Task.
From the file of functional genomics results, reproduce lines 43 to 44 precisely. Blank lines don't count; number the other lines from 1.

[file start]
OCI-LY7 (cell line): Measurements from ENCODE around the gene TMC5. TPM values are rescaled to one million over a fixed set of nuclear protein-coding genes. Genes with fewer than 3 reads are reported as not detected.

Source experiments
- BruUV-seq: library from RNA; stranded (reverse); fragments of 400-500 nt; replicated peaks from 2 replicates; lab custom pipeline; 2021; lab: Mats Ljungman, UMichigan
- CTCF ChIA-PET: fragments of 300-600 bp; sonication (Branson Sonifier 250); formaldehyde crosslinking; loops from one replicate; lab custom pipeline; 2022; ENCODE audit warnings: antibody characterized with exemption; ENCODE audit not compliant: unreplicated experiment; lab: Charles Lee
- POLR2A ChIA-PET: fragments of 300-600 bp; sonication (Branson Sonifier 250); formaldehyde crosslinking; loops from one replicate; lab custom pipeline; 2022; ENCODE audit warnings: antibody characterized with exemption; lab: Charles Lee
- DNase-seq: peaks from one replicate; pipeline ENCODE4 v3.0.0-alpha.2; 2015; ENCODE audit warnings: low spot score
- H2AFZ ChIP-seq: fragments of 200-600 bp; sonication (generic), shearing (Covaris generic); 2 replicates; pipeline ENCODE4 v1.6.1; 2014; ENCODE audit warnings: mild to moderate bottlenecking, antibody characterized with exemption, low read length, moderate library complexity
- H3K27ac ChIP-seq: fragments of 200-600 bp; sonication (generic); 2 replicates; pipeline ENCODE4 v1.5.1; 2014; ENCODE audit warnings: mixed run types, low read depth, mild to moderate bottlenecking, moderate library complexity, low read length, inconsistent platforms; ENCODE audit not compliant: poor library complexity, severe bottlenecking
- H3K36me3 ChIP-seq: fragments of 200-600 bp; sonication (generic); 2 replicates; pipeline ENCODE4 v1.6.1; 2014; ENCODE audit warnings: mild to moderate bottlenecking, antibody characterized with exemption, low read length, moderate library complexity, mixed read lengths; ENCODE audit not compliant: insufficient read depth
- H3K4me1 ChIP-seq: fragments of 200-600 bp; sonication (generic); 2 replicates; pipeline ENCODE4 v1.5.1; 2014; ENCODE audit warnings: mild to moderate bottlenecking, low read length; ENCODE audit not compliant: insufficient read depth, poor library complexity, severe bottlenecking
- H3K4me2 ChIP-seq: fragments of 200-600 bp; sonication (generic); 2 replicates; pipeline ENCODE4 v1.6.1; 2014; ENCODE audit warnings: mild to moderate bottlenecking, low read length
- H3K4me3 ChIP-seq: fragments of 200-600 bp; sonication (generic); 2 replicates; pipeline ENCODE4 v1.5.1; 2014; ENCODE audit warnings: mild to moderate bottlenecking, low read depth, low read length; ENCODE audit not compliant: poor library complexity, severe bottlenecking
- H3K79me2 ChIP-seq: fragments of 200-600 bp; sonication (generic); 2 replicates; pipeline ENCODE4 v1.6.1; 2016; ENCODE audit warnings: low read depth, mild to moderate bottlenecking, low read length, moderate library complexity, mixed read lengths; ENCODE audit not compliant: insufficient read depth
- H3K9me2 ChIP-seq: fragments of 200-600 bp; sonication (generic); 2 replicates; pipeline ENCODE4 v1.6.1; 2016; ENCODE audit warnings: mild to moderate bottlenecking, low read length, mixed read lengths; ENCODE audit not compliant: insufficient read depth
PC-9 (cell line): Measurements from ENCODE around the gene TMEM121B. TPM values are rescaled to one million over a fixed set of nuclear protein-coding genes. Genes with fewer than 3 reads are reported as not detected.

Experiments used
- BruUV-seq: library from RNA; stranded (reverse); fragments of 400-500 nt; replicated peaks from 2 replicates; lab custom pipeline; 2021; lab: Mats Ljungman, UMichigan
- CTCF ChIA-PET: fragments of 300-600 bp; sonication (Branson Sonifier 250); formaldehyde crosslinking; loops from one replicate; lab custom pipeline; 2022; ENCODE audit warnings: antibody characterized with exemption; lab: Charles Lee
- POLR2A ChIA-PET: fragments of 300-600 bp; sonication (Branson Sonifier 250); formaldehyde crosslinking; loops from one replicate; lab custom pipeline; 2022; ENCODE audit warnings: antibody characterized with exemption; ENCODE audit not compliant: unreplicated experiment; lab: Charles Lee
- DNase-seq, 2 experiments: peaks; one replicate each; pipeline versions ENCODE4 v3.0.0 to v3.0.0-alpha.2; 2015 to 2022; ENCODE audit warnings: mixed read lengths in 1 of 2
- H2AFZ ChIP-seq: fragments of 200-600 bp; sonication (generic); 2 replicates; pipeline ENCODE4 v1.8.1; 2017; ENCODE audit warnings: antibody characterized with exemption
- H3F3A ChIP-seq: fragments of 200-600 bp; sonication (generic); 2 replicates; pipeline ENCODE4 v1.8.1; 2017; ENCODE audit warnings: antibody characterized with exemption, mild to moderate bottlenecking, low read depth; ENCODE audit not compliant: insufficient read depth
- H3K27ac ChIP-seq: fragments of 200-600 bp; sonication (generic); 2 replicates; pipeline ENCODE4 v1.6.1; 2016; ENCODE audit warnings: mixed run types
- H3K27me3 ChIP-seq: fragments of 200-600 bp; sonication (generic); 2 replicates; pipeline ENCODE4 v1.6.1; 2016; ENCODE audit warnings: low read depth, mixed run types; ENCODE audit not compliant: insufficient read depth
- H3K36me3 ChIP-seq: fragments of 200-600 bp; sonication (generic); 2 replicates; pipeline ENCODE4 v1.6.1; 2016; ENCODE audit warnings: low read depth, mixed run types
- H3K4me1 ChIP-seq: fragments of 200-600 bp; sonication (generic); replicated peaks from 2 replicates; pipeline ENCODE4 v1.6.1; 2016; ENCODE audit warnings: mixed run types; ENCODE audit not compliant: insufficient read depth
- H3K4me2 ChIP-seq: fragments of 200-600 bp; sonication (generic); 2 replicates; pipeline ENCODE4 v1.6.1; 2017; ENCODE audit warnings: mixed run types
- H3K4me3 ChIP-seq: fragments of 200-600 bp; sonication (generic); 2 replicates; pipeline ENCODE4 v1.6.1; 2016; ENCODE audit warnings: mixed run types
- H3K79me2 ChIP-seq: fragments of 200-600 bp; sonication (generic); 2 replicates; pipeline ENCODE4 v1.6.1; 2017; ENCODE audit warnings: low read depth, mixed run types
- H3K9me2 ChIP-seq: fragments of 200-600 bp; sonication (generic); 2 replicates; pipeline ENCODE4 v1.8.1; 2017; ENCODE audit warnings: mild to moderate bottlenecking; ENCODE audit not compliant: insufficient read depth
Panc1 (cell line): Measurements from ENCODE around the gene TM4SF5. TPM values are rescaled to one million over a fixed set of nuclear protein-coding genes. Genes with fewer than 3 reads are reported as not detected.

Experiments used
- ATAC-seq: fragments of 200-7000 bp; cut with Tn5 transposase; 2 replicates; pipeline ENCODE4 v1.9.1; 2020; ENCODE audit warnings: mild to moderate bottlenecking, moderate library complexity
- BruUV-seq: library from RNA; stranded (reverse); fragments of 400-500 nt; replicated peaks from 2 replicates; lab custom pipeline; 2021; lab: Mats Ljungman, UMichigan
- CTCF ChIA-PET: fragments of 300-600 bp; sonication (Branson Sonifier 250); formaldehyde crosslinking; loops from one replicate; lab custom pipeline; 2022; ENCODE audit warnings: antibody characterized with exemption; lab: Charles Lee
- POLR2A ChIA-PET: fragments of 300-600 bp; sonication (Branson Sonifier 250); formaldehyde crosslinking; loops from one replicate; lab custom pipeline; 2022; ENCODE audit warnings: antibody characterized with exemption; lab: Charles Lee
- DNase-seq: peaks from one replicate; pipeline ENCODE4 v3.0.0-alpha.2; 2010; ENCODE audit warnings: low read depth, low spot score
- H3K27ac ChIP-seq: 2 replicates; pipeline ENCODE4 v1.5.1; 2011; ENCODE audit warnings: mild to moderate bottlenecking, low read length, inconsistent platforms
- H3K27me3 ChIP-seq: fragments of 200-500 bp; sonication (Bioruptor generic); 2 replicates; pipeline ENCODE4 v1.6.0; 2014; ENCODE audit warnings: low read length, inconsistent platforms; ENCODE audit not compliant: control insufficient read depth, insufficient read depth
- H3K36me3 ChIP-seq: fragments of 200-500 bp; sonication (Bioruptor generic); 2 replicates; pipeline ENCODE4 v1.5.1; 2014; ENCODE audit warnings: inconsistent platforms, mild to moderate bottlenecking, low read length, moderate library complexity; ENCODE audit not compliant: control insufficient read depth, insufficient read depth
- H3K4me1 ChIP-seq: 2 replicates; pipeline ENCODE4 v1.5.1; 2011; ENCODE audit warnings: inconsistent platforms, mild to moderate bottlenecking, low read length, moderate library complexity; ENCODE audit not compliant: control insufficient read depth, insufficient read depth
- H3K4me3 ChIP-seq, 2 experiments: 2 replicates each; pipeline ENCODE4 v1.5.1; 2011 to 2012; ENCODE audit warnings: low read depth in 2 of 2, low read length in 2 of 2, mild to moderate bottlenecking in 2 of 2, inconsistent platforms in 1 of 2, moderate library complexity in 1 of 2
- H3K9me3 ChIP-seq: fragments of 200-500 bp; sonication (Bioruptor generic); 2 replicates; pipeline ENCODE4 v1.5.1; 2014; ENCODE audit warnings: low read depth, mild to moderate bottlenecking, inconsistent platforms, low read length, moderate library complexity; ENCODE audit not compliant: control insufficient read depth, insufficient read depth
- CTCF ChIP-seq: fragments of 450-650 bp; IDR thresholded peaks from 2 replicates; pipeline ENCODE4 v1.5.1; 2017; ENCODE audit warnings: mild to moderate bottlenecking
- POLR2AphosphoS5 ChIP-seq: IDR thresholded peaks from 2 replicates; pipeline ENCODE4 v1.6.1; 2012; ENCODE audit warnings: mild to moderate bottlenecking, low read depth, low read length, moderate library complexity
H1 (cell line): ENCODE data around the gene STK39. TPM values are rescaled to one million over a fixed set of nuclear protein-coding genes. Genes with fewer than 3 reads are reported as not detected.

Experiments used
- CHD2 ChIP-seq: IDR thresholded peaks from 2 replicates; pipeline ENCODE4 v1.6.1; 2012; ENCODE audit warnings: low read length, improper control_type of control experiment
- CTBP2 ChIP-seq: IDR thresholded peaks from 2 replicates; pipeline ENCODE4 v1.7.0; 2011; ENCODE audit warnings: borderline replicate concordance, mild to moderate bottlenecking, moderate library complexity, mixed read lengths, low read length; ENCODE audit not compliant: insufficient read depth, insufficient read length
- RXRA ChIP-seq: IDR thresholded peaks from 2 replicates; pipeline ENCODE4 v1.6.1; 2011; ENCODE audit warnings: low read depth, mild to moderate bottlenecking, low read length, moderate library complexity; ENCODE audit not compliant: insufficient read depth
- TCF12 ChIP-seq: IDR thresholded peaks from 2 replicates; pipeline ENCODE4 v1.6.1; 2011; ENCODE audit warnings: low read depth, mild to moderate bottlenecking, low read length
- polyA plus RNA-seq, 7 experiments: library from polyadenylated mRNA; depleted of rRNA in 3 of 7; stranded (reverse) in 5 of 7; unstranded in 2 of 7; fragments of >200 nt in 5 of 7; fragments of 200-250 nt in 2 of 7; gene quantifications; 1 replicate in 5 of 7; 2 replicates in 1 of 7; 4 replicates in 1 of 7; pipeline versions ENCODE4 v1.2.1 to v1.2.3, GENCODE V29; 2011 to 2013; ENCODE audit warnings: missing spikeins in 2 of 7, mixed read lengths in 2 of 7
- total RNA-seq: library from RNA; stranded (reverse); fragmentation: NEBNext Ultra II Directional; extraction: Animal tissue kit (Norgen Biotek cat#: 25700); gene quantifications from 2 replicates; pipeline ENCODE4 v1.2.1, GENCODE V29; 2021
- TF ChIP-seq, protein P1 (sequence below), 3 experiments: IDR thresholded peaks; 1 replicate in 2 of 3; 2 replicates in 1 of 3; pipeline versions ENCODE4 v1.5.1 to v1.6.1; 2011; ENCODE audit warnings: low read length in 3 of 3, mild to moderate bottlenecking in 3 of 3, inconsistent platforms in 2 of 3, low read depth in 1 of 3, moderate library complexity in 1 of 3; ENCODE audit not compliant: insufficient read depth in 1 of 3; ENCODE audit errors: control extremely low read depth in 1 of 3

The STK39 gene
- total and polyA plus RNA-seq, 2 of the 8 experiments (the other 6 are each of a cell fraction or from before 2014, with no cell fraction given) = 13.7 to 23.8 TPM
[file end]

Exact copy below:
- H3K9me3 ChIP-seq: fragments of 200-500 bp; sonication (Bioruptor generic); 2 replicates; pipeline ENCODE4 v1.5.1; 2014; ENCODE audit warnings: low read depth, mild to moderate bottlenecking, inconsistent platforms, low read length, moderate library complexity; ENCODE audit not compliant: control insufficient read depth, insufficient read depth
- CTCF ChIP-seq: fragments of 450-650 bp; IDR thresholded peaks from 2 replicates; pipeline ENCODE4 v1.5.1; 2017; ENCODE audit warnings: mild to moderate bottlenecking